The failure to fix this law is not without consequence. Last year, there was at least one bestiality charge that was thrown out because it did not meet the limited definition that currently exists. In this case, a man had been accused of creating bestiality pornography and distributing child pornography, the latter of which earned him a one-year jail sentence, with the former being stayed. There is legitimate concern that other cases could be affected by our currently ill-defined law.

Canada’s criminal animal cruelty provisions are a century out of date, regularly resulting in animal abusers escaping criminal prosecution for sadistic cruelty. Although Bill C-84 is a step in the right direction, it is quite narrow in scope and is only a small effort toward improving Canada’s outdated animal cruelty laws.

(2350)

Minister Lametti has stated publicly in the committee that this bill is but a start, and I quote:

— the bill doesn’t go far enough. It addresses two very specific problems, challenges, which need to be addressed. So this was something we could feasibly do in this Parliament with all-party support, so we’ve chosen this as a first step.

The majority of witnesses who appeared in both places are saying the same: This legislation is modest, but it is a step in the right direction. We hope for more comprehensive reform in the future.

During the debate that preceded the House of Commons vote, representatives from all parties repeatedly highlighted the importance of protecting animals, improving Canada’s legal protections for animals, and advancing animal rights more generally. Although I believe this bill does not go far enough, it is a step in the right direction, which I support.

I would be remiss if I didn’t thank organizations such as Humane Canada that have stood up for years to help legislators build legislation that would help combat the challenges we’re facing. I want to congratulate them and the sponsor and ask you to support this bill.

Some Hon. Senators: Question.

Hon. Donald Neil Plett: I’m wondering if Senator White would take a question.

Senator White: Yes, I would.

Senator Plett: Senator White, you’ve had a lifetime of experience in law enforcement. I know you have shared some stories in the past about some personal experiences in policing. I’m wondering whether you would give us a very brief case or two about some of the needs for this because of your experiences.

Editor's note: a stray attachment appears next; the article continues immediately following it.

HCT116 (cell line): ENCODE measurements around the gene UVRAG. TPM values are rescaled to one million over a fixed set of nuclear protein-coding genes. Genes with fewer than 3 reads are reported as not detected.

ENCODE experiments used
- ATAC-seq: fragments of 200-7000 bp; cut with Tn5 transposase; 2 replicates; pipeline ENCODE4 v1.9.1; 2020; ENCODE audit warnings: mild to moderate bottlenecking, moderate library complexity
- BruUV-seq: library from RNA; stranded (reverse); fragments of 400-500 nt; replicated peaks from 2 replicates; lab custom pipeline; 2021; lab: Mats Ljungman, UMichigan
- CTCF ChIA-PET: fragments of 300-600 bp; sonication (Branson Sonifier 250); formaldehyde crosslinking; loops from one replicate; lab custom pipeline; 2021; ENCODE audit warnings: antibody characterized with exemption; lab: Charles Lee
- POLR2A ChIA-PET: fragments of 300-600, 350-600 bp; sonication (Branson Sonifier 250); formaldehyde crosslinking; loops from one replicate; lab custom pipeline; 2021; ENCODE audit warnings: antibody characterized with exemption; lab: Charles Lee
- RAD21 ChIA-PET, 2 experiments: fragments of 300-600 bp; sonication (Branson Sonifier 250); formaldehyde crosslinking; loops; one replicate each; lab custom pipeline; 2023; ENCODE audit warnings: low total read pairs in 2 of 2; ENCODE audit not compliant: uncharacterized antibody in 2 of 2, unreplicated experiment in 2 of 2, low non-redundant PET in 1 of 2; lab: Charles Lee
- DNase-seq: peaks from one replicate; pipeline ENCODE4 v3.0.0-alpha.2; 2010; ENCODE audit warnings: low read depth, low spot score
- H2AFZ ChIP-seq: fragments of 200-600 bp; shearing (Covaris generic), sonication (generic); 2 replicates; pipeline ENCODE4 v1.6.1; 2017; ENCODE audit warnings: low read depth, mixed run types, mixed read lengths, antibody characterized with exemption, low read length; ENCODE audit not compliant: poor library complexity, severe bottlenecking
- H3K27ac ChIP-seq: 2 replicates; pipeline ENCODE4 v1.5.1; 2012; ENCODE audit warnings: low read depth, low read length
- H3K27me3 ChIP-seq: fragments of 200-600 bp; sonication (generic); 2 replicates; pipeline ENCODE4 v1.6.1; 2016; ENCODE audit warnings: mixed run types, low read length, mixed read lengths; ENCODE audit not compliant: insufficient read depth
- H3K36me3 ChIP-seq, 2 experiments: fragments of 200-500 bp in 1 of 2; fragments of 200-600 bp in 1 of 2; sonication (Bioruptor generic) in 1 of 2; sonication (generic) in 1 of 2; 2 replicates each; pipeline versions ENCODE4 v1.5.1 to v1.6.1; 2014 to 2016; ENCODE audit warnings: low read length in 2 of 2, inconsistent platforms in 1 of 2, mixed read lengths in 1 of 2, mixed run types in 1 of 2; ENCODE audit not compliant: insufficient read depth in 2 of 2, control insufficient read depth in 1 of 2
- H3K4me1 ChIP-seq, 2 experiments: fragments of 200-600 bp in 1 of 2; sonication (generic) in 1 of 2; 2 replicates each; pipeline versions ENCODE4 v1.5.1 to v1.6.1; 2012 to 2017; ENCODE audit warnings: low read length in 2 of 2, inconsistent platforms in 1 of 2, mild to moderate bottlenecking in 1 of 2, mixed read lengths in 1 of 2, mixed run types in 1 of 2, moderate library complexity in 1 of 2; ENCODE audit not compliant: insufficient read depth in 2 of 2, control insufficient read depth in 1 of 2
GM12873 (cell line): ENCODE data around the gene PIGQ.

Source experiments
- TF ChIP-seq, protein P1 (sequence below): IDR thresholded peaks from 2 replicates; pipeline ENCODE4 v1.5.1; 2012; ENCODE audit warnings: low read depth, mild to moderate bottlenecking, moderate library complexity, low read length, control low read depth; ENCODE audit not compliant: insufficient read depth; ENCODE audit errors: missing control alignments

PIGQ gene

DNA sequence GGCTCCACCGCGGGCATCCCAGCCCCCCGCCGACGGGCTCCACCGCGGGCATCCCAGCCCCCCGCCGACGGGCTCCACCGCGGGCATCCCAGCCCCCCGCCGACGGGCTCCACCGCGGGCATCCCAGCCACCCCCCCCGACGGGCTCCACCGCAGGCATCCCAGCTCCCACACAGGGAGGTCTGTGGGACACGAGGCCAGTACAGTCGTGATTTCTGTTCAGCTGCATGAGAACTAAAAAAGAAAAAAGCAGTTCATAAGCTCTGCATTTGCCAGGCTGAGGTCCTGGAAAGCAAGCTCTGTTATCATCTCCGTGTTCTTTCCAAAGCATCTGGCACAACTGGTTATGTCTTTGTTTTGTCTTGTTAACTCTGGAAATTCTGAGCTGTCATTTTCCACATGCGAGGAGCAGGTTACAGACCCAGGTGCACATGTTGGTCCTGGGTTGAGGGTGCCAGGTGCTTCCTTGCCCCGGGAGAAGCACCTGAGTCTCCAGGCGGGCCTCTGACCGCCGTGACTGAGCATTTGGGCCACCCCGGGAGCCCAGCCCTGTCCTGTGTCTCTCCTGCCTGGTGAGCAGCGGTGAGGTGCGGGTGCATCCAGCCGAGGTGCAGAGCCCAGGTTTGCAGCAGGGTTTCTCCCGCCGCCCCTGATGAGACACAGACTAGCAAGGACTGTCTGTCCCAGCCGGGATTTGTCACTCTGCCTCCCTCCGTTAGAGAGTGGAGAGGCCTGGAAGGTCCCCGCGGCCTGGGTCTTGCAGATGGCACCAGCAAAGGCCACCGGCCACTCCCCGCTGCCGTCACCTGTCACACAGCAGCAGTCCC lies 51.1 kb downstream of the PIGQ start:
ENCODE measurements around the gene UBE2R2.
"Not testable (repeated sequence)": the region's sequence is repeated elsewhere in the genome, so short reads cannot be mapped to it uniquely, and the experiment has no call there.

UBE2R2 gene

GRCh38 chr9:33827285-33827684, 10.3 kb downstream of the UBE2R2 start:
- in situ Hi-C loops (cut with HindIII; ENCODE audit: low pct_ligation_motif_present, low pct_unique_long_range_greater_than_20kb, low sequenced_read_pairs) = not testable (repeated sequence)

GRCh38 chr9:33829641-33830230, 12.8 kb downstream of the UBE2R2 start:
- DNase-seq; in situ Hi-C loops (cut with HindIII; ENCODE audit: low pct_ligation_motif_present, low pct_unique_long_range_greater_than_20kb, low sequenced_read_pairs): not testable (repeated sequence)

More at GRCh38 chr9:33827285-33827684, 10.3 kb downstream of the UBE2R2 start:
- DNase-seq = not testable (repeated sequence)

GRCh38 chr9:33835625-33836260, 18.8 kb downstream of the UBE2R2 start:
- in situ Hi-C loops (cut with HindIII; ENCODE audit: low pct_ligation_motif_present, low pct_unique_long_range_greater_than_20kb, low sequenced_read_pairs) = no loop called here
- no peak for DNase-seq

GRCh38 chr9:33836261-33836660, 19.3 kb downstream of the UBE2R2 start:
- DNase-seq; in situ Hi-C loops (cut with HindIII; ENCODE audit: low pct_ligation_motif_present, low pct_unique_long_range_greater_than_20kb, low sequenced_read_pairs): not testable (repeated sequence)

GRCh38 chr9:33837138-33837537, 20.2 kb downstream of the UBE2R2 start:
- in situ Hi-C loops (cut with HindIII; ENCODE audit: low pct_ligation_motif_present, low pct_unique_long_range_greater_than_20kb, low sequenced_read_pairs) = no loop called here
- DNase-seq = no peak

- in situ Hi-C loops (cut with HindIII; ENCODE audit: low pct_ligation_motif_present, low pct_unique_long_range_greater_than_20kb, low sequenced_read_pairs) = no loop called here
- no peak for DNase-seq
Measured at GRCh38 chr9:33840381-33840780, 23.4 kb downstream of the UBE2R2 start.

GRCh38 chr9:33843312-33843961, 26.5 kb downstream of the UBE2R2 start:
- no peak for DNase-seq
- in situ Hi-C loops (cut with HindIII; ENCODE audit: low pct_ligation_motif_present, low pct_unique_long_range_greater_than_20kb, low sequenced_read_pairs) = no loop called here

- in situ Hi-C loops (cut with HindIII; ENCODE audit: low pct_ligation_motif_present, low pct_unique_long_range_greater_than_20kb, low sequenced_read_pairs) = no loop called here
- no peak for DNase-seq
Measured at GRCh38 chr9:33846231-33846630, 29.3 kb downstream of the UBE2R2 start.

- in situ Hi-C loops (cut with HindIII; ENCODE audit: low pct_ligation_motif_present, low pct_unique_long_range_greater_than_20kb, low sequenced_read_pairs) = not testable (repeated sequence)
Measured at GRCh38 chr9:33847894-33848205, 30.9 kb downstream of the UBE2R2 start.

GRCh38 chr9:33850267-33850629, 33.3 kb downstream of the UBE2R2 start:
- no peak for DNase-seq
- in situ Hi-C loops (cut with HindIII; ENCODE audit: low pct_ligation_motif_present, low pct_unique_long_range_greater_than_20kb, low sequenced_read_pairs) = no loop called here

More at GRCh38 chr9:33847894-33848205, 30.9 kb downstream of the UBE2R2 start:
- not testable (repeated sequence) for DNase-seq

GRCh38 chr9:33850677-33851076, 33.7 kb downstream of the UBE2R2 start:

Senator White: I would welcome the opportunity, briefly. Thank you very much.

The connection and link analysis that has been done between animal cruelty, in particular, and child abuse, specifically, has been well-known not only in Canada but around the world.

Training that is being done for police officers in Canada today specifically targets the opportunity for police officers to identify where animal cruelty becomes domestic violence or child abuse.

I can use the case in Norway as an example where an individual was under investigation multiple times as a youth for animal cruelty and then went to an island and killed over 70 teenagers. The investigation found a direct link between his behaviour as a youth involving animal cruelty and his behaviour on that island, murdering young people.

That’s one case. We can look to many cases in the United States, Dahmer and many others, who have been involved in animal cruelty as young people, who found themselves involved in cruel, serious criminal acts as an adult.

[Translation]

Hon. Renée Dupuis: Would Senator White agree to answer a question?

Senator White: Yes, it would be my pleasure.

Senator Dupuis: Based on your experience, could you tell us about the connection between child pornography and pornography involving bestiality? You said that this bill is a step in the right direction even though it doesn’t go far enough. Do you believe that a further step would be to better regulate social media and other digital platforms when it comes to the use of child pornography or pornography involving bestiality?

[English]

Senator White: That’s a longer question than I’m willing to answer. There is a direct connection. We’ve seen those connections when it comes to bestiality, in particular, and child pornography.

In fact, the case I referred to tonight, and the one that brought this forward where a case was thrown out as a result of a decision by the Supreme Court of Canada, specifically related to bestiality and child pornography. I think there is a direct connection, and the analysis and training being done by police agencies will find that same link.

A second piece around social media platforms, I think that Canadians have to become more aware of what’s out there. We have to decide whether we’re going to better regulate. To be fair, there are a number of pieces of legislation in the past decade that have tried and failed to pass in the House of Commons or here that would have better regulated the Internet providers as to what they’re allowing to occur on their websites.

A perfect example was in New Zealand with the number of people who were murdered in March, and the fact that social media allowed that video to be shown for days, and only some countries have now taken the steps of making that illegal — New Zealand and now Australia. That’s what we should react to more quickly.

The Hon. the Speaker: Are honourable senators ready for the question?

Hon. Senators: Question.

The Hon. the Speaker: Is it your pleasure, honourable senators, to adopt the motion?

Hon. Senators: Agreed.

(Motion agreed to and bill read third time and passed.)

(At 11:56 p.m., the Senate was continued until tomorrow at 2 p.m.)